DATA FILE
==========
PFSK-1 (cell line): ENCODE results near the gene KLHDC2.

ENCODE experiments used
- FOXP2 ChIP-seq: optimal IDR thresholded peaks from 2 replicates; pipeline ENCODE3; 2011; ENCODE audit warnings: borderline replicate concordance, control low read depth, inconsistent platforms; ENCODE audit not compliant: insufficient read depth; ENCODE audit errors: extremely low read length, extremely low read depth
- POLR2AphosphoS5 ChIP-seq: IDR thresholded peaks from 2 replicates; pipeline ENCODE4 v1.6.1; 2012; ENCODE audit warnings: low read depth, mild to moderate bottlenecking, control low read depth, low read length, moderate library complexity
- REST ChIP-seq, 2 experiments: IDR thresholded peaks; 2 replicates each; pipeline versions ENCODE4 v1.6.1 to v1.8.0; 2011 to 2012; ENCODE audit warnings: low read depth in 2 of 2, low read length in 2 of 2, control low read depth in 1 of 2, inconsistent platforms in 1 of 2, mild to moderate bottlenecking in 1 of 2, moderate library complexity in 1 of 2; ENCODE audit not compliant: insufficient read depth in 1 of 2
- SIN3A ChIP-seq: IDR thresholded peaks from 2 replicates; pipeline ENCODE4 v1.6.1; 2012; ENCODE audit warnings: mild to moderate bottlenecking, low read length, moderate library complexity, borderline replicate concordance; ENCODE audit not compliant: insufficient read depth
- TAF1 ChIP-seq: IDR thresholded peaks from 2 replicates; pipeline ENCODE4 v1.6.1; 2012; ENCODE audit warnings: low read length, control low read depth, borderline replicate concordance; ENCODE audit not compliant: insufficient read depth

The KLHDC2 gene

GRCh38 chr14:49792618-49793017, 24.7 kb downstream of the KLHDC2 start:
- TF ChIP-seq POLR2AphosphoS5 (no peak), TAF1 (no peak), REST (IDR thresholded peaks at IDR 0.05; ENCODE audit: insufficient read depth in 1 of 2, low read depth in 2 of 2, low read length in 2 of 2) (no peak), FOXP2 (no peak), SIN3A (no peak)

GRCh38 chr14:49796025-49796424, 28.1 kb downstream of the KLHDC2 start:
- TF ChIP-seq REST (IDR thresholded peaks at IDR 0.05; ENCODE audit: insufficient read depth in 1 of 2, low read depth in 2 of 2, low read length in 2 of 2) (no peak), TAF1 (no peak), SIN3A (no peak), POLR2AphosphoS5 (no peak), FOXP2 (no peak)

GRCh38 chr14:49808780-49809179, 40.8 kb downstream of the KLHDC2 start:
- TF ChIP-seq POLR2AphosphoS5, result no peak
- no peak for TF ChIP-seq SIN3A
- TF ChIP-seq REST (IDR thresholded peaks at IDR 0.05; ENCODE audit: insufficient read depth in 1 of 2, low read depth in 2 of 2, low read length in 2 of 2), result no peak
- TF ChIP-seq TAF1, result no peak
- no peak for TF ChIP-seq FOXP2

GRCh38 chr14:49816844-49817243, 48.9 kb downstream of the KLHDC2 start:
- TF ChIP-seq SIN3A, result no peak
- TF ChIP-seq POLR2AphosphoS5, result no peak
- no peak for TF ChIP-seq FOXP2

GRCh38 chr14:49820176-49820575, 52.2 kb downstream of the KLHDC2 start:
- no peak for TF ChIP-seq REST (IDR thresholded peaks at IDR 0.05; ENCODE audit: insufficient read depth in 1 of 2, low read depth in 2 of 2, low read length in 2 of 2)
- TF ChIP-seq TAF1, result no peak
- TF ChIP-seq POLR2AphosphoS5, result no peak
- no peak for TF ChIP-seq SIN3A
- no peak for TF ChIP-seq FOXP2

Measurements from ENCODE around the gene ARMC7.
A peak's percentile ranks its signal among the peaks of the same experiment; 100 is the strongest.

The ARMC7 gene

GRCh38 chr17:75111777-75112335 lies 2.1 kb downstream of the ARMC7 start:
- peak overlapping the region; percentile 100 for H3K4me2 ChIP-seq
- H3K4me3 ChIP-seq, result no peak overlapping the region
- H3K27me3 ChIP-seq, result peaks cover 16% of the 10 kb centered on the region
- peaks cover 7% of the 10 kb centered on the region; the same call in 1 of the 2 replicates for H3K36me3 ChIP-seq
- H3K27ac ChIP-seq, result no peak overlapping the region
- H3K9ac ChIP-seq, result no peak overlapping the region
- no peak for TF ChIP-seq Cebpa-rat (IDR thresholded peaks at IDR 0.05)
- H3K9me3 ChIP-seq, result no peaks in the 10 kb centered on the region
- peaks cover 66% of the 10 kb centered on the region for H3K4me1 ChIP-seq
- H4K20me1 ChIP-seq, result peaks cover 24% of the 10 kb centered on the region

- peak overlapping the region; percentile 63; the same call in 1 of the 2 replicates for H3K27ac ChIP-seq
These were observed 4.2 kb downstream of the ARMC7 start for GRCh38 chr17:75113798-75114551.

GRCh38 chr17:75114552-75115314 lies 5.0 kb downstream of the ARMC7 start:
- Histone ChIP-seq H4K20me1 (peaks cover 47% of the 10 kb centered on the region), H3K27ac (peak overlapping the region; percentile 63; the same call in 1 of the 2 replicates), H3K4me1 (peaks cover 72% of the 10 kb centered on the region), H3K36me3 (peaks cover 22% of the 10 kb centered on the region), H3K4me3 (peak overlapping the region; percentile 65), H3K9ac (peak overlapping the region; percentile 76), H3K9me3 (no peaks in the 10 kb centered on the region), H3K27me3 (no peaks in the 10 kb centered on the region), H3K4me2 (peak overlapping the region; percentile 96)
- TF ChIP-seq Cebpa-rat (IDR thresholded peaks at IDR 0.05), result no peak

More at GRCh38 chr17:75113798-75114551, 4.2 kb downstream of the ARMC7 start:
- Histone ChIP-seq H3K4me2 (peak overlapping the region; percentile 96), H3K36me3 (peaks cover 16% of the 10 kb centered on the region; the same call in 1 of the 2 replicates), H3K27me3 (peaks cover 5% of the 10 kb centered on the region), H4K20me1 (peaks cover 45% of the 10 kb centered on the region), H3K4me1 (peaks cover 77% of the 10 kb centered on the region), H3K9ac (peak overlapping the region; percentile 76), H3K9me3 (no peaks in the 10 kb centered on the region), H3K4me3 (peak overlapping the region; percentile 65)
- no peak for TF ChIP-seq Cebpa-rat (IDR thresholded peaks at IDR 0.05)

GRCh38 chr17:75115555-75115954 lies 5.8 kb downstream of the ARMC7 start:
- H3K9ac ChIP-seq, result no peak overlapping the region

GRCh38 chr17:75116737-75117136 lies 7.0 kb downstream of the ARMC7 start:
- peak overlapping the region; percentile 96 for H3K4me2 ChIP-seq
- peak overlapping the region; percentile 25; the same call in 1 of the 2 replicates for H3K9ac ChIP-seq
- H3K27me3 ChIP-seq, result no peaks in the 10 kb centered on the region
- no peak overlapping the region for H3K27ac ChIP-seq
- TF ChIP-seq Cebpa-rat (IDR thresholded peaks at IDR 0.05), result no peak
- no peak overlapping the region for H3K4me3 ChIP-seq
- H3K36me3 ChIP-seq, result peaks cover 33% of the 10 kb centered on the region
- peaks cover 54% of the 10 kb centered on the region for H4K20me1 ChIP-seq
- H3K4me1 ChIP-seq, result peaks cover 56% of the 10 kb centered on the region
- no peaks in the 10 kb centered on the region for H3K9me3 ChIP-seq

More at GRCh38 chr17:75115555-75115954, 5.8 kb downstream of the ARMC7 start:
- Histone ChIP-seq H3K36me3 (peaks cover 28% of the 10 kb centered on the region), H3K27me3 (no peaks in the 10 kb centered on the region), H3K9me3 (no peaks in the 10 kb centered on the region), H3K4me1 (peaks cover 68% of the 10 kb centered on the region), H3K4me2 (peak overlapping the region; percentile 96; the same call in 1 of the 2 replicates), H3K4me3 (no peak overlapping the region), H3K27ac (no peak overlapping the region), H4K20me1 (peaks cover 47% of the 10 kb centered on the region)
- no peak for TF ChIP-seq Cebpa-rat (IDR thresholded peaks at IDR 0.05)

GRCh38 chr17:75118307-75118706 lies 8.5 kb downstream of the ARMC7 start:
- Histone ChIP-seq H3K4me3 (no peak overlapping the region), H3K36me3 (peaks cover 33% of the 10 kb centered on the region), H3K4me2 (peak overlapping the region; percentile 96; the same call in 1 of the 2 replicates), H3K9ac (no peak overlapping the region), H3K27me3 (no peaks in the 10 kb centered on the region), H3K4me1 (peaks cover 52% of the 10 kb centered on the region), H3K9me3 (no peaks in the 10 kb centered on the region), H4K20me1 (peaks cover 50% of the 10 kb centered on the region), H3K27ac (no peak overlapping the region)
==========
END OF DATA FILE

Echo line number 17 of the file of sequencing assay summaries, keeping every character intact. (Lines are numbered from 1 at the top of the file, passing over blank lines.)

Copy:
- TF ChIP-seq TAF1, result no peak